“If you can’t seek redress and demand reform without a brick in your hand, you risk losing this moment for all of us in Baltimore. Turn around. Go home. Please.” David Simon, who reported for the Baltimore Sun for twelve years before creating The Wire, posted an entry last night that’s generated, as of this writing, well over 400 comments. As Cynthia Littleton reports for Variety, “Simon appears to have spent a sleepless night engaging with many of the responses, with a steady stream of replies posted from Monday night through the wee hours and into Tuesday morning.”
For Cineuropa, Dorota Hartwich talks with Lech Majewski about his new film, the last in a “trilogy on the great works of great classic writers (preceded by The Mill and the Cross, based on Brughel’s painting The Procession to Calvary and The Garden of Earthly Delights, based on the work by Hieronymus Bosch).” First question: “Field of Dogs makes strong reference to Dante’s Divine Comedy, but also refers to recent historic events. What was there first?” Majewski: “The two sort of came together.”
Jonathan Rosenbaum recommends Mark Rappaport‘s “brilliant new” I, Dalio (or the Rules of the Game) in which “Rappaport takes us on a fictional tour through an actor’s career, albeit one supported by a great deal of research and careful film-watching, that proposes some enlightening ways of reinventing how we watch movies, teaching and hugely entertaining us at the same time.”
David Koepp was in Madison for just over two days last month, talking up a storm, evidently, David Bordwell’s taken notes: “David is a craftsman who thinks about what he does. I’d call him an intellectual screenwriter if I didn’t think that made him sound more cerebral and austere than he actually is. He’s a vivacious, articulate presence: a born teacher, endowed with wit and good humor. During his visit he threw out plenty of ideas. Some are valuable for aspiring screenwriters, and others are intriguing guides for those of us who study movies.”
Georges Franju insisted that the throb of Surrealism in the matter-of-fact existed in all his work,” writes Richard Skinner for 3:AM, “but it found a greater manifestation in his feature films (the white everyday workhorse in Le Sang des Bêtes reappears in Thomas l’Imposteur running with its mane on fire). In this way, Franju’s feature films carry on that strain in French cinema that begins with the poetic realism of Vigo’s Zéro de Conduite and L’Atalante and continues in the 30s and 40s with the moody industrial grisailles of Carné’s Le Jour se lève and Quai des Brumes. Nowhere is this combination of the probing of the realism of everyday life and startling Surrealist imagery more evident in Franju’s oeuvre than in Eyes Without a Face, a film which possesses a rare ability to extract emotion from horror and poetry from the banal.”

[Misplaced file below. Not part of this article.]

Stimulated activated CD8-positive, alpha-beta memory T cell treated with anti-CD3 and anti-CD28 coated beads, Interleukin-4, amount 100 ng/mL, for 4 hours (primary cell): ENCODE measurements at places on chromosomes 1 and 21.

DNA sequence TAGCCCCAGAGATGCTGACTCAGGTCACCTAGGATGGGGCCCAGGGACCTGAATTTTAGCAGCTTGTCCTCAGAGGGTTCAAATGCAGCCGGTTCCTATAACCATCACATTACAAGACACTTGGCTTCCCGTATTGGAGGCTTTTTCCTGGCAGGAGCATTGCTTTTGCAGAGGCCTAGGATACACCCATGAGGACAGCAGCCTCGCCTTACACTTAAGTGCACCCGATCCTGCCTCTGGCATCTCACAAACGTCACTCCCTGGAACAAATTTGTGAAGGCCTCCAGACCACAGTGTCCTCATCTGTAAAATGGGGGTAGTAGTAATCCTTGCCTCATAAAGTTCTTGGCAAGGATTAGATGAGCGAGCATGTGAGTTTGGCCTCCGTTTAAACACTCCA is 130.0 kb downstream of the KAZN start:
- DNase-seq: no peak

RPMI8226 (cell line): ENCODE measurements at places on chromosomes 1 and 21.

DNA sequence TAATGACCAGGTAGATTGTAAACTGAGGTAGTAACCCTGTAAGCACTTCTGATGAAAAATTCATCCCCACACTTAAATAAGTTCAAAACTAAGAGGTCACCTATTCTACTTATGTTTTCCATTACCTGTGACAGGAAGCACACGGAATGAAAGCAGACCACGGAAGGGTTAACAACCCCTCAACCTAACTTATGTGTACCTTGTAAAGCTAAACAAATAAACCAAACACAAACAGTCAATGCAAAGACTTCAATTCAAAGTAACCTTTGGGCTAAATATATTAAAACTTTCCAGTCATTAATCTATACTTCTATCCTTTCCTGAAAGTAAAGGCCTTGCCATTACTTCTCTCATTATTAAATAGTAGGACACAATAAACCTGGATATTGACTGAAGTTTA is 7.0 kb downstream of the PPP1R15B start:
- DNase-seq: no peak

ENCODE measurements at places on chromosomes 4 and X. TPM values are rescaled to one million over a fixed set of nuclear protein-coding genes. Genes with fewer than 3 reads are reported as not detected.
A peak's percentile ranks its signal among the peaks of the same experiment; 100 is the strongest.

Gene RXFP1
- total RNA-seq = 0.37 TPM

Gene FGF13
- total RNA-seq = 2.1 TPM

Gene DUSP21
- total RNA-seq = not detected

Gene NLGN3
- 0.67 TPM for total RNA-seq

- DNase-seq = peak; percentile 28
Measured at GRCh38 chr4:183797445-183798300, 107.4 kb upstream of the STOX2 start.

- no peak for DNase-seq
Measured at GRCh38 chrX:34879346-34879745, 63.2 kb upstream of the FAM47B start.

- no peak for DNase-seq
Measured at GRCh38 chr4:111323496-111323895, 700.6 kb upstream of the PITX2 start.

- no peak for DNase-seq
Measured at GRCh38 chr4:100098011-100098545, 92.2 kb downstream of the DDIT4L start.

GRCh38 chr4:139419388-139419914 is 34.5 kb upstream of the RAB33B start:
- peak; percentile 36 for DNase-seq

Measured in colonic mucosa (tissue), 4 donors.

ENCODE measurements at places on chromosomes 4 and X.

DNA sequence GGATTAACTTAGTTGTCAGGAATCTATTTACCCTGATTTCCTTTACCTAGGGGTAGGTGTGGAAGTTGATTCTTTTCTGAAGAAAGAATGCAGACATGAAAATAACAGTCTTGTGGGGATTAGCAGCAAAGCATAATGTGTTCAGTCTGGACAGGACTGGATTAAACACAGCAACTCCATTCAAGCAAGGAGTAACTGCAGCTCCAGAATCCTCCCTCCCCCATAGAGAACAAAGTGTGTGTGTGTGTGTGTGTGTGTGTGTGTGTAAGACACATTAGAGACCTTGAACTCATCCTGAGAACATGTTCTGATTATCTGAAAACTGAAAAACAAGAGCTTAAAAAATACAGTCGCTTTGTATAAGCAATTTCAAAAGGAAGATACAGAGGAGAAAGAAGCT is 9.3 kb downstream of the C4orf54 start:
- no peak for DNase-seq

David Lynch appreciates his 2015 Tribeca Disruptive Innovation Award
For Newcity, Ray Pride takes a long walk around his hometown with Daniel Clowes and finds him “lucid on just about any topic, especially the layers of sedimentation just beneath his work. But he’s a witty conversationalist across a continuum of subjects, attesting to a fine curiosity when away from the hand-crushing work of comics and the expectations-dashing work of screenwriting. We set out to talk less theory and practice then have a brief walkabout of Clowes’s Chicago, maybe define what, even after a decade in Oakland, California, still makes him a Chicagoan, what part of Chicago rests in his bones.”
Via Movie City News, Esquire has Ennio Morricone looking back on his life, his marriage, his friendship with Sergio Leone… “Recently, there was an analysis of the 100 best music scores of the last century. The Good, the Bad and the Ugly  was second best. The first was by John Williams, an American. It was an American poll.”
From Sophie Monks Kaufman at Little White Lies: “‘Visual Pleasure and Narrative Cinema‘ by Laura Mulvey was first published by Screen in 1975 and has since achieved an iconic status that is very rare for academic essays. On Tuesday 21 April, BFI Southbank celebrated the 40th anniversary of this seminal essay by inviting Mulvey to participate in a panel discussion with various film professionals (Joanna Hogg, Isaac Julien, Tamar Garb, Mandy Merck and Emma Wilson) who gave accounts of the ways in which the essay had shaped and inspired them in their working life. Much of the discussion focussed on the ’70s and ’80s, which prompted us to ask has the essay been consigned to ‘historical curio’ status or is it still relevant today?”
Yesterday was Roy Andersson Day at DC’s. “He has been compared to Tati and Fellini, though it seems to me that he has as much in common with Gary Larson or Charles Addams,” writes Nick Pinkerton in his review of Andersson’s Golden Lion-winner, A Pigeon Sat on a Branch Reflecting on Existence, for Sight & Sound. And David Jenkins interviews Andersson for Little White Lies.
Playboy‘s running an excerpt from Josh Karp‘s Orson Welles’s Last Movie: The Making of The Other Side of the Wind. It’s 1937 and Welles meets Hemingway for the first time: “[T]he novelist exploded, allegedly picking up a chair and attacking Welles, who grabbed a chair of his own. The aftermath, as Orson described it, was a cartoonish sound booth brawl played out while bloody images of the Spanish Civil War flickered behind them. Eventually, however, both men concluded that the fight was insane, collapsed to the floor in laughter, and shared a bottle of whiskey.”
Relatedly, the Guardian‘s Peter Bradshaw proposes his own theory as to what the whispering of “Rosebud” might mean in Citizen Kane. It hinges on a “moment that may or may not explain everything. It is in fact the moment that isn’t there, a shocking, ghostly absence that Welles allows you to grasp only after the movie is over.”